DENVER -- A House bill that would give stalking and sex assault survivors legal power to break their leases to protect their safety passed Colorado's House Judiciary Committee unanimously with bipartisan support Tuesday.
Lawmakers heard testimony from survivors and advocates Tuesday afternoon urging them to vote in favor of HB 17-1035.
"I was held prisoner in my own home, not only by my attacker, but by my lease and landlord," one sex assault survivor tearfully told lawmakers.
The bill, sponsored by Rep. Dominique Jackson, D-Aurora, and Senator John Cooke, R-Aurora, gives domestic violence survivors and victims of stalking and sex assault additional ways, beyond a police report, to prove they are indeed victims. It would allow them to get documentation from a licensed medical professional or through the Address Confidentiality Program.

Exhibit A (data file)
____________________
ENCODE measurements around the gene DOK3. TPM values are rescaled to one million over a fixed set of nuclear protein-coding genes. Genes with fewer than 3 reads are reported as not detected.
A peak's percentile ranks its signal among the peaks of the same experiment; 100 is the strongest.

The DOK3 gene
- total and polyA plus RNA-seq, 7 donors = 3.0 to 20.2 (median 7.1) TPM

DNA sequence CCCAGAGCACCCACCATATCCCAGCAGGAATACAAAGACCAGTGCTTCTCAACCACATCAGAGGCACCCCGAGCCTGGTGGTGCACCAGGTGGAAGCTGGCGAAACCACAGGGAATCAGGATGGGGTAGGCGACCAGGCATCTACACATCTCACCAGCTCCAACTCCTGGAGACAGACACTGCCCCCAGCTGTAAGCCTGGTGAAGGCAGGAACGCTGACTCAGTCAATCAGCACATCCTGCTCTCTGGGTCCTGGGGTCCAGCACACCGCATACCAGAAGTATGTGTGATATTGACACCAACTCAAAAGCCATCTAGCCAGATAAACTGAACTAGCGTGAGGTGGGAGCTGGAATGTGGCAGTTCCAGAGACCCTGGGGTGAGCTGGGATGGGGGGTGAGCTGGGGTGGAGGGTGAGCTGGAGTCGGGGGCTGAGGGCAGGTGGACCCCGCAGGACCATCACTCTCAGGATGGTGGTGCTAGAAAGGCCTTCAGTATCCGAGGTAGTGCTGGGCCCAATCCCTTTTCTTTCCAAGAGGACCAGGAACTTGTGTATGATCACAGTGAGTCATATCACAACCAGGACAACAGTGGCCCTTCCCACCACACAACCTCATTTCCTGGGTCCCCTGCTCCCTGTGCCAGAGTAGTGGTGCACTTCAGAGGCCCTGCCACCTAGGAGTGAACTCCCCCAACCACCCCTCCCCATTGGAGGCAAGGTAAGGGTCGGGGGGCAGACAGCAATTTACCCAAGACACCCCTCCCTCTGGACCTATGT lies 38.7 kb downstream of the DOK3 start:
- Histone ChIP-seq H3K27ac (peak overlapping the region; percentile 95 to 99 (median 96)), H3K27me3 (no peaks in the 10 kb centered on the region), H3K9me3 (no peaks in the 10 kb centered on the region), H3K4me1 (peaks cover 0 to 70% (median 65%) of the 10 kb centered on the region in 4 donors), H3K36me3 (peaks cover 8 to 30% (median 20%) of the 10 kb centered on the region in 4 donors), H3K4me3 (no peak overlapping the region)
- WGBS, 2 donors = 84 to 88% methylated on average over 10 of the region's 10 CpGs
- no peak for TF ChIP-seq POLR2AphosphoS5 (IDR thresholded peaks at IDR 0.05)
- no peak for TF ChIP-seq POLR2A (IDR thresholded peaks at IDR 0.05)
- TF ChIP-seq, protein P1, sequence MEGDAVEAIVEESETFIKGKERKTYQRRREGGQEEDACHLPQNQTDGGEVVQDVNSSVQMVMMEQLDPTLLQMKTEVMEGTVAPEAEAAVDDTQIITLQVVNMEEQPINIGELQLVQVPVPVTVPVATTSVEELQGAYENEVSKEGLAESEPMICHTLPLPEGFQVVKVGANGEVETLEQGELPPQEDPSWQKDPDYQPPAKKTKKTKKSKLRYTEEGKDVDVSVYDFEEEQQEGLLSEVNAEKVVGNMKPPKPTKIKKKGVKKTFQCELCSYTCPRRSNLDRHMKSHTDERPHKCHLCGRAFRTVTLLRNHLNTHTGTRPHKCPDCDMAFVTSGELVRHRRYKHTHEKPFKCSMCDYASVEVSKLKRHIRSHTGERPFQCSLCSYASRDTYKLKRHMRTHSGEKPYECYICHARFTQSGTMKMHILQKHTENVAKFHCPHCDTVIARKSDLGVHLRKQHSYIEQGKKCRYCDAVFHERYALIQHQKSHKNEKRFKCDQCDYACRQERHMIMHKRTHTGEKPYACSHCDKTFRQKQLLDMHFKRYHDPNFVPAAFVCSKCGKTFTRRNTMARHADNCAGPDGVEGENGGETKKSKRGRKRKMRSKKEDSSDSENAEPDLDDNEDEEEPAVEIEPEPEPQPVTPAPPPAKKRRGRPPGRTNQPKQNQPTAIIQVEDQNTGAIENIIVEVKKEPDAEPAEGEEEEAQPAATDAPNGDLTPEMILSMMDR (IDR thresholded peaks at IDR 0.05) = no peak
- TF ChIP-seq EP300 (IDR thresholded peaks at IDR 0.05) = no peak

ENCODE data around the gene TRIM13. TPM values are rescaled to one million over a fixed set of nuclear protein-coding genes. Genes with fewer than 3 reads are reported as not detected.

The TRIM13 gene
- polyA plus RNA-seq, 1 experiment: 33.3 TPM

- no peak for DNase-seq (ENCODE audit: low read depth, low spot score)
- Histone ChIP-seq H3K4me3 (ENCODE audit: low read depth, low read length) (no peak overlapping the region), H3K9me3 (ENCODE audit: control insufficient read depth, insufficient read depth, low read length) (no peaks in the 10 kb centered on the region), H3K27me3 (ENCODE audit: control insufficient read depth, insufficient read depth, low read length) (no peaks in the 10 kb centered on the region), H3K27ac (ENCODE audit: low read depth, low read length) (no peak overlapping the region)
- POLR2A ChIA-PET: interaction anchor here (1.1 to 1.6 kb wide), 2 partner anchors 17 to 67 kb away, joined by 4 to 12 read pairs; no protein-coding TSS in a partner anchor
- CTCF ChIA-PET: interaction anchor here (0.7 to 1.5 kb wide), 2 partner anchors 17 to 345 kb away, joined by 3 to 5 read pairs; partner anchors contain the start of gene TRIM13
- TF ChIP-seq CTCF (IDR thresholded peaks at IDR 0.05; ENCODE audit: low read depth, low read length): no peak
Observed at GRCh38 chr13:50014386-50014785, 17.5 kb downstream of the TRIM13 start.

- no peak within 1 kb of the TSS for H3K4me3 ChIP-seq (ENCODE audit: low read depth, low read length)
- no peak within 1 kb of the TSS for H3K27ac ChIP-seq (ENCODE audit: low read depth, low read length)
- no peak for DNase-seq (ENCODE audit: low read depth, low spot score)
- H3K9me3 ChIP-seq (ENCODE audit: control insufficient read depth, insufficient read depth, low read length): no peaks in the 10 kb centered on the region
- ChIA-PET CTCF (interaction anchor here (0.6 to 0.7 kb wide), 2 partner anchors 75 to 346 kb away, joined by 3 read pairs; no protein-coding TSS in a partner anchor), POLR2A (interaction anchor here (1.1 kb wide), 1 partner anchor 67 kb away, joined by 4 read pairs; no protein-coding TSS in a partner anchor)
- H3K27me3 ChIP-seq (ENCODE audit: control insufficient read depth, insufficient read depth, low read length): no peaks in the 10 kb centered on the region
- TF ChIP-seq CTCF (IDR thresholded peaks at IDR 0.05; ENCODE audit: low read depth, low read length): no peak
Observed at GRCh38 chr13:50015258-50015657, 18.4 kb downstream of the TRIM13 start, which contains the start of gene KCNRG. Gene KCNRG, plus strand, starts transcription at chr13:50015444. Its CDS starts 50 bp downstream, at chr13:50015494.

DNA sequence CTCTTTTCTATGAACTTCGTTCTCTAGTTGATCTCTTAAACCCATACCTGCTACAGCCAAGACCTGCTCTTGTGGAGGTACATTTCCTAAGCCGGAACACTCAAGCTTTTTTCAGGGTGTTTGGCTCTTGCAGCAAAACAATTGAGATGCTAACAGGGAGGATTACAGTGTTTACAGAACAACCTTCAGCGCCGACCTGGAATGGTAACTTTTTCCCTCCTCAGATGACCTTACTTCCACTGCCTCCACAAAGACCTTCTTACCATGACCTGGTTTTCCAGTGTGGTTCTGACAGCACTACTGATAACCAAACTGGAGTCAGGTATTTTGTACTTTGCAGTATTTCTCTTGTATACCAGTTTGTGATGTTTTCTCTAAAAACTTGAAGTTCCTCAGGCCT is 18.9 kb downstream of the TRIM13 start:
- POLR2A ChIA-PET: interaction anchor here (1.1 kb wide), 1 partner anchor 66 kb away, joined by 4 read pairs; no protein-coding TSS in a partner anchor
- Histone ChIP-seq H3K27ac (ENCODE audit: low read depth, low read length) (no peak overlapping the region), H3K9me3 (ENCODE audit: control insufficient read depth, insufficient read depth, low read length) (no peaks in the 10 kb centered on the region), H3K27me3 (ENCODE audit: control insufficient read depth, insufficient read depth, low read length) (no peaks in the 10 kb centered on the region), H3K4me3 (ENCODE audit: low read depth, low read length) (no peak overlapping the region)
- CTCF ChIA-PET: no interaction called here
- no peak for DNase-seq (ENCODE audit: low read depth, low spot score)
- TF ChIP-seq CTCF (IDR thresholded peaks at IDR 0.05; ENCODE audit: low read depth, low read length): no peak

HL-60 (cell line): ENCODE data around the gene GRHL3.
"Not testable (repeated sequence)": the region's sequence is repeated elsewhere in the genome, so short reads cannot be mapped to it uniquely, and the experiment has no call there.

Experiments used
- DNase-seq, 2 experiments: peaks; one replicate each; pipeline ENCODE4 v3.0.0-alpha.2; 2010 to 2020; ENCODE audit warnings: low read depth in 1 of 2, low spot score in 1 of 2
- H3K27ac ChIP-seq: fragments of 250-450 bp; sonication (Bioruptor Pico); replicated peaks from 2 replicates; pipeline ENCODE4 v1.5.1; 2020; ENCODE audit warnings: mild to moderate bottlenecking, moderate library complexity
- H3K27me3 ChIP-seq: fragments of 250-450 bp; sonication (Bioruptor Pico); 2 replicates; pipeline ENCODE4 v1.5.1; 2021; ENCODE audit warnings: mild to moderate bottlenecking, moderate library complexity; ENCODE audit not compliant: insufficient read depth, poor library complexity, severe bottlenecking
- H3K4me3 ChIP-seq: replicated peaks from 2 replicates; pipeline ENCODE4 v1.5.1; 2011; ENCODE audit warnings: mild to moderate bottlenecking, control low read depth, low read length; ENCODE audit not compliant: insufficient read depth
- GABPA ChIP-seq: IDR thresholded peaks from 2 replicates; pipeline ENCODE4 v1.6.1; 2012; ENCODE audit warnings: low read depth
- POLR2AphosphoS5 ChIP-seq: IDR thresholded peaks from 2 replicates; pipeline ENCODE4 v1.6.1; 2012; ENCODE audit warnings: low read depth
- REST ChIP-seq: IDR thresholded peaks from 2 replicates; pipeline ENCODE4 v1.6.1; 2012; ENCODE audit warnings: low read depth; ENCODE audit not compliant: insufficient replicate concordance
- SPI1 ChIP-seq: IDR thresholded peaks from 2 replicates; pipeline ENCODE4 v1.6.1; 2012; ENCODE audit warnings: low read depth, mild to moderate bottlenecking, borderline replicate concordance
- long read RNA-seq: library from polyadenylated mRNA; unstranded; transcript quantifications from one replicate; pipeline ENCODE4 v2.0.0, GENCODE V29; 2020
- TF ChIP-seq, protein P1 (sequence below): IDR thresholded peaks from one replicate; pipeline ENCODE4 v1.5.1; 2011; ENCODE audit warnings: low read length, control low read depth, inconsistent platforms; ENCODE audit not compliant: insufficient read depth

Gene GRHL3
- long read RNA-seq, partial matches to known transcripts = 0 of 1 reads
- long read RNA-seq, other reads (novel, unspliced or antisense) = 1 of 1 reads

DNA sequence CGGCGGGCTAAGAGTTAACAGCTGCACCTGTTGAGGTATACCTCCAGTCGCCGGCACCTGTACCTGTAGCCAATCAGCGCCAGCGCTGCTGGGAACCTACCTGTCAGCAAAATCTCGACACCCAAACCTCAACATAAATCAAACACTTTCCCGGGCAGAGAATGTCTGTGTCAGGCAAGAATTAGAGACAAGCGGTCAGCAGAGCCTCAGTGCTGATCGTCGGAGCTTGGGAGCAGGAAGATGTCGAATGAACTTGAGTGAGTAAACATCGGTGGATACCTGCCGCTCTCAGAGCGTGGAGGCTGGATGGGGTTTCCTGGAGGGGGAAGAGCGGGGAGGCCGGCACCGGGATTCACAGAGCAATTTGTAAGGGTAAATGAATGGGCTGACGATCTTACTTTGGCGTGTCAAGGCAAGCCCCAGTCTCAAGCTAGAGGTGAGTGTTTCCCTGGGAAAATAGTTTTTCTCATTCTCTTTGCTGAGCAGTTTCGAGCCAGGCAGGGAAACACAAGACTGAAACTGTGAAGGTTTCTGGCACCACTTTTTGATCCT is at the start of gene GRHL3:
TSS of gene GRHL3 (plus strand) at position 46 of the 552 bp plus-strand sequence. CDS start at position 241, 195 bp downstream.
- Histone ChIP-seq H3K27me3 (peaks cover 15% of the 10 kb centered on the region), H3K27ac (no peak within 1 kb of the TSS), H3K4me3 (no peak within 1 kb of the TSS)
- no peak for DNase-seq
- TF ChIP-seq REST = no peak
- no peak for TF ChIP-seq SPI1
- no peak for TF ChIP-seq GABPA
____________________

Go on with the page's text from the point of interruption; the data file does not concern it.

"Survivors have been asking for some type of legislation like this for years, so this has been a very big issue. It's very difficult to be re-traumatized," said Rep. Jackson.
Shelby Ramirez Martinez said the bill would've helped her immensely two years ago when she left her abuser and he began stalking her.
"I was leaving my apartment complex and I saw my abuser down the street parked off on the side. I thought, 'Oh great, now he knows where I live,'" Martinez said.
Martinez said after months of stalking, she was fearful for her life and the lives of her children. When she went to her leasing office, they wouldn't let her break her lease.
"It almost felt like they didn't really care. It was like it was my responsibility, my situation, not theirs," Martinez said.
Martinez is now happily married. Although she still carries the scars from her past, she hopes her voice will help other survivors find theirs.
The bill now moves to the House floor for a full reading.